Lest we forget 2012

2016-10-23 06:01
Gwede Mantashe (City Press).

Gwede Mantashe (City Press).

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Most people are honest, loyal, law-abiding citizens, concerned with making a living, contributing to society and raising a family in a fair and just world. Others, though, are more selfish, concerned only for themselves, with little regard for fairness and equity.

Certain individuals in the political and business spheres allow the responsibilities of leadership and the perks of power – or their proximity to these – to override their sense of morality. As a result, they often become impervious to the plight of the less fortunate.

Confronted by the interplay of class, politics and ambition on the one side, and the pursuit of justice and unfulfilled electoral promises on the other, the ANC-led government has failed to provide leadership in response to students’ legitimate demands for no-fee education.

ANC secretary-general Gwede Mantashe tried to cast aspersions on former leaders of the Black Students’ Society at the University of the Witwatersrand when he questioned their motives for getting involved in negotiating with student bodies. Their “sin” was to try to ameliorate what has now morphed into a national conundrum with no end in sight.

Not to be outdone by militant bluster by some young student leaders, Mantashe elected to join the fray, but with now infamous ripostes such as, “If I don’t have money, I sell cattle and pay.” This was followed by his assertion that the ANC had never promised “free education for all”.

The problem with the latter comment in particular is that it is at variance with the ANC’s public electoral campaign records, passed at many of its conferences since its unbanning. Lest Mantashe should forget, through Resolution 74 – passed at the 53rd ANC national conference, held in Mangaung in the Free State in December 2012 – the ANC resolved the following: “The policy for free higher education to all undergraduate-level students will be finalised for adoption before the end of 2013.”

The aim of this resolution was to uplift the personal circumstances of the poor through education.

If only Mantashe had ensured that his office had implemented it with even a fraction of the speed and zeal with which he processed the resolution disbanding the Scorpions – decided at the ANC’s Polokwane conference in Limpopo back in December 2007 – South Africa would have averted the emergence of the #FeesMustFall movement and the current debacle.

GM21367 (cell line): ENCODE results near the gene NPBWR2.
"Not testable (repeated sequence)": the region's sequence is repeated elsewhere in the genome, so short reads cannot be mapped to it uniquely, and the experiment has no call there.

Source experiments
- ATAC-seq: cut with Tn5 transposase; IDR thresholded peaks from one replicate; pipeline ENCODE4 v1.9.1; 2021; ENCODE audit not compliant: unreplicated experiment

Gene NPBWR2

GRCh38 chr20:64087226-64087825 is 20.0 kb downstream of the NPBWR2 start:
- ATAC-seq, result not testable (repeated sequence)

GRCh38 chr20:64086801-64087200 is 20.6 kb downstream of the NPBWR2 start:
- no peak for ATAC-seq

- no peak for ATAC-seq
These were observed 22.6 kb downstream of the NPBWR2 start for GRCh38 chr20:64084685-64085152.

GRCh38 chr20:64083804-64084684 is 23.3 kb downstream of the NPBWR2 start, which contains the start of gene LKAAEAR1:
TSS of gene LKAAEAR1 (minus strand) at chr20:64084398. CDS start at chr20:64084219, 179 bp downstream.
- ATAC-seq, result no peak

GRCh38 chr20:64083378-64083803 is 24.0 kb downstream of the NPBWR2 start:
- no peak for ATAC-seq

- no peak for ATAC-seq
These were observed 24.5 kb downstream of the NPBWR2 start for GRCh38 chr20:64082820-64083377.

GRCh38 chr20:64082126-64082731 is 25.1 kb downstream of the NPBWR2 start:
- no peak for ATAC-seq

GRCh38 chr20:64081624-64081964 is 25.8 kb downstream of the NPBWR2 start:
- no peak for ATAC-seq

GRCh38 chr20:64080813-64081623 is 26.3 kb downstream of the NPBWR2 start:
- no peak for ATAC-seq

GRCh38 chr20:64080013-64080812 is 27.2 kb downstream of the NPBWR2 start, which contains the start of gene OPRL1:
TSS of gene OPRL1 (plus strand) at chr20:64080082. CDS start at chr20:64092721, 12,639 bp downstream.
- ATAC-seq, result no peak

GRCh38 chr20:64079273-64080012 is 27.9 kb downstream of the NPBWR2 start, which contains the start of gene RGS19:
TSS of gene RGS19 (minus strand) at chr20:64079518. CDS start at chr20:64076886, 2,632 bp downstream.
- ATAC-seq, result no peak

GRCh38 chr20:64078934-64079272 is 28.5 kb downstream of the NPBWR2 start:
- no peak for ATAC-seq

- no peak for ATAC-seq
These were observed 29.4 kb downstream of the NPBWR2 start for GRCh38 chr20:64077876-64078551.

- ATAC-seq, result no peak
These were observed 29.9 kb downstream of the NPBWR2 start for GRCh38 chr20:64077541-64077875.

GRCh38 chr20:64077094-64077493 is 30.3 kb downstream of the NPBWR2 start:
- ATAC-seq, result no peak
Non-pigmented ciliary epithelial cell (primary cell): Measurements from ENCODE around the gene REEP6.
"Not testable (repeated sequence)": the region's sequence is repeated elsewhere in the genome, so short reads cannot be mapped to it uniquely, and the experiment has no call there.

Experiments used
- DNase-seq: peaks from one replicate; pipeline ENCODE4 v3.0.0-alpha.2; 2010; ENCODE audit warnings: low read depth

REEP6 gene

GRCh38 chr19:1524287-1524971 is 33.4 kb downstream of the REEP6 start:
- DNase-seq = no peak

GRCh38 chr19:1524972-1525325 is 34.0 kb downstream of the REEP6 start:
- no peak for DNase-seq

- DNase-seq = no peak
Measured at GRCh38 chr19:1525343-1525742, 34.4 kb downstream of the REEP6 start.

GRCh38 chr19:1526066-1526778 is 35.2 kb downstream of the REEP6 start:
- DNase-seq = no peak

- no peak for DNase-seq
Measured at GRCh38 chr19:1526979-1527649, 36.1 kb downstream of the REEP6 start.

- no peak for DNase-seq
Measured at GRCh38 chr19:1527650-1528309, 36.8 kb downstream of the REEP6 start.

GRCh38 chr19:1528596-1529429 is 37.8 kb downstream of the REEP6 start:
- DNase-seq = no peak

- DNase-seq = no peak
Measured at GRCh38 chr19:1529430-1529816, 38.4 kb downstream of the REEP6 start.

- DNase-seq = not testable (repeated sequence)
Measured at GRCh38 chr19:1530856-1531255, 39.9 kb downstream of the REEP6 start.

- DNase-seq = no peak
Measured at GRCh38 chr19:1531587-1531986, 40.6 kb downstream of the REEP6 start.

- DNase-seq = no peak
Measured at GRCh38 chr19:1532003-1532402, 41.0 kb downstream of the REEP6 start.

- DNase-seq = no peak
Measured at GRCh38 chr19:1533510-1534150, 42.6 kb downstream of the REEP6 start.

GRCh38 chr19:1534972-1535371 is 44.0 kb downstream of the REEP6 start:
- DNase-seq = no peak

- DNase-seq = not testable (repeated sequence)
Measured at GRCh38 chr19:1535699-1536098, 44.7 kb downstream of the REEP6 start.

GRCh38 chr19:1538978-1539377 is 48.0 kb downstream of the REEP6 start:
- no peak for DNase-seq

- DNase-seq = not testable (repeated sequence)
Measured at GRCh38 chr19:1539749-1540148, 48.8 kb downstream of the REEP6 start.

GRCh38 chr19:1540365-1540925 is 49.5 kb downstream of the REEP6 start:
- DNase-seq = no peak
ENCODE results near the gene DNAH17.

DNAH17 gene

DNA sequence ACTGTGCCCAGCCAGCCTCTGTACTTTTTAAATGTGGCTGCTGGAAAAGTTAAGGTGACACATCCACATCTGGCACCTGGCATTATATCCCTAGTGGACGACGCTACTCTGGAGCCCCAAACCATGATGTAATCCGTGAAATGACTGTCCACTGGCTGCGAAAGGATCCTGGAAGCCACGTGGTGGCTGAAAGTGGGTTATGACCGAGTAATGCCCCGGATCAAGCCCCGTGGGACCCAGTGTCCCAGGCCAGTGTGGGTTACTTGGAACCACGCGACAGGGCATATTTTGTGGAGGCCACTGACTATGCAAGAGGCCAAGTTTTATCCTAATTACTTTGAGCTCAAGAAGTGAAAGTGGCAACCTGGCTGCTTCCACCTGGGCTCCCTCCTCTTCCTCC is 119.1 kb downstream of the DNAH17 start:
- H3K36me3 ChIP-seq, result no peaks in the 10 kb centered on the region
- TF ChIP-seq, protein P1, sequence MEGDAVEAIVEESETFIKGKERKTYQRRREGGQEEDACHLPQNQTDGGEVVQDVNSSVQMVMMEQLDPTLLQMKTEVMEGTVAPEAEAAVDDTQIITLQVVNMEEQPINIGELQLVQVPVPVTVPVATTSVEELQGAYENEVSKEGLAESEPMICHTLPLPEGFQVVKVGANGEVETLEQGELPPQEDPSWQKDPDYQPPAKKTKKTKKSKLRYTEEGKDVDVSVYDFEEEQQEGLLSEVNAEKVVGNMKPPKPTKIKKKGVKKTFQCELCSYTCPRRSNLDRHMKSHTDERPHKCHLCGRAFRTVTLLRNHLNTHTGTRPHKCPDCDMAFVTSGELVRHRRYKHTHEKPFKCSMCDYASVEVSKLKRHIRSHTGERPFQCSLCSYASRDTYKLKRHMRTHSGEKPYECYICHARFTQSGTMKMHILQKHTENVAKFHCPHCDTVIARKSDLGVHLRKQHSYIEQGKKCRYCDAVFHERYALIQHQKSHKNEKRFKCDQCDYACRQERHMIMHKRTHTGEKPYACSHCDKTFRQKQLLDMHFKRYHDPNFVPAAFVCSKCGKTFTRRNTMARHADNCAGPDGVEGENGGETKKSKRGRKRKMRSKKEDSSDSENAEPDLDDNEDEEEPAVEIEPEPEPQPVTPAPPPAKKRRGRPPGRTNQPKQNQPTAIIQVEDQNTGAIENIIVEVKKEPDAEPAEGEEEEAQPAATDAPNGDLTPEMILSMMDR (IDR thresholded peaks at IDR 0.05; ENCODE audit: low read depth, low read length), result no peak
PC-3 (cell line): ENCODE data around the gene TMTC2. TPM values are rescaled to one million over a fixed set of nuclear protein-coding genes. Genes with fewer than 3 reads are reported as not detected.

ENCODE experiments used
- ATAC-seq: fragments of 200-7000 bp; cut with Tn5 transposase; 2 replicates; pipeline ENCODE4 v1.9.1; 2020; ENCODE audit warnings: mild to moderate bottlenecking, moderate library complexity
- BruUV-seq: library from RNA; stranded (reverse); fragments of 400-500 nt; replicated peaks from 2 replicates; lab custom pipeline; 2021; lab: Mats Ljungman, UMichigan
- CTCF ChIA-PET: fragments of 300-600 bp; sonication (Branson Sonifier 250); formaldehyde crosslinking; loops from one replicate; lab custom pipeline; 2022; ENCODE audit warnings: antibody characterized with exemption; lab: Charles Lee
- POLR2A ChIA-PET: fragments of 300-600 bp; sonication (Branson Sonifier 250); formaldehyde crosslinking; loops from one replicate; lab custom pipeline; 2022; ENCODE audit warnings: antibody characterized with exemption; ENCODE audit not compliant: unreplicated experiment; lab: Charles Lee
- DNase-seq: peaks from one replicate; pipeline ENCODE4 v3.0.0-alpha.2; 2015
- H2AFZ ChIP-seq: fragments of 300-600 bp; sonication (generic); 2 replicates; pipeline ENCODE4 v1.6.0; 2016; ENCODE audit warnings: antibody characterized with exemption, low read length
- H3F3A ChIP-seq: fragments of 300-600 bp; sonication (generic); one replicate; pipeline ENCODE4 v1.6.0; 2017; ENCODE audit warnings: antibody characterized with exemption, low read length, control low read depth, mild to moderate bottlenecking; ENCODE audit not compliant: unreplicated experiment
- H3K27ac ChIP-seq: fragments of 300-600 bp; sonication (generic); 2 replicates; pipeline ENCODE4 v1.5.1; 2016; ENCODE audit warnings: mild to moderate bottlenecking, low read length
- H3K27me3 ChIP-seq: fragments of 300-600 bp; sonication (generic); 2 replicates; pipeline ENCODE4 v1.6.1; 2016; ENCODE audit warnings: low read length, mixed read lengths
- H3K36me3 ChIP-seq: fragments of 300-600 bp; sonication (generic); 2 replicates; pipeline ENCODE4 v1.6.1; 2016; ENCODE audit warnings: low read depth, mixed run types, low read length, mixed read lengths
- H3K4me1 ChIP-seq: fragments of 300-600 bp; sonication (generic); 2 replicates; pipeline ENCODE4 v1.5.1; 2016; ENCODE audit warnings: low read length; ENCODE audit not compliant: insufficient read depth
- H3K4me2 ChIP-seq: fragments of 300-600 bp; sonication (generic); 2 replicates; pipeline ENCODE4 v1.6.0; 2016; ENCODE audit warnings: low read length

In any event, section 29(1)(b) of our Constitution reads: “Everyone has a right to further education, which the state – through reasonable measures – must make progressively available and accessible.”

Analysts would agree that Resolution 74 had intended to make “further education progressively available and accessible” to the poor by implementing free higher education. Already, Professor Malegapuru Makgoba, the former vice-chancellor of the University of KwaZulu-Natal, and other eminent persons have established that free tertiary education for all can be realised.

South Africa amassed irregular expenditure of more than R25 billion across national and provincial departments and public entities last financial year. This figure alone would be sufficient to cover combined annual university council budgets for all of its 17 public universities.

To state the obvious, government could lead the way by ensuring more efficient management of available resources by trimming its public sector wage bill – one of the highest per capita bills in the world – which includes a bloated Cabinet. It could stem wanton graft and mothball unjustifiable procurement, such as that of additional nuclear energy.

It is difficult for citizens to reconcile the state’s claims that it cannot afford free tertiary education in the absence of its failure to prudently manage our limited resources.

Save for criminal conduct by some of the protesting students, it was remiss for Mantashe to castigate the whole group for advancing a legitimate struggle which their parents – and the ANC, in particular – failed to execute.

Mantashe and Higher Education Minister Blade Nzimande need reminding that the time for “elder men to rule and the younger to submit” ended with the Soweto Uprising by the Class of 1976, ably led by a young student, Tsietsi Mashinini.

The ANC’s focus on gerontocracy – regardless of quality of leadership – has become a point of contention for the youth and been given political resonance by populist Fallist movements.

Wits university alumni appear to be driven by a desire to help resolve the impasse at universities. Mantashe ought to encourage these tried and tested student leaders, as well as patriots and other stakeholders, to jointly explore solutions.

The secretary-general’s public utterances in response to the fees debacle came across as arrogant and irrelevant – and therefore offensive and indefensible.

If there ever was an opportune moment for Mantashe and the ANC to be contrite and treat the public with uncharacteristic candour, this was it. But it was missed.

Then again, what do we expect from a liberation movement that has become obsessed with protecting its embattled leader and has lost touch with its constituency?

In the end, surely the most honest, loyal and law-abiding ANC member, or sympathiser, would be forgiven for concluding that, even at its lowest point, the ANC was undeserving of their compassion as it had long ceased to care and behaved in a manner that was beyond redemption.

Khaas is branch secretary of ANC Greater Johannesburg Ward 117. Follow him on Twitter @tebogokhaas

Read more on:    anc  |  blade nzimande  |  gwede mantashe  |  education

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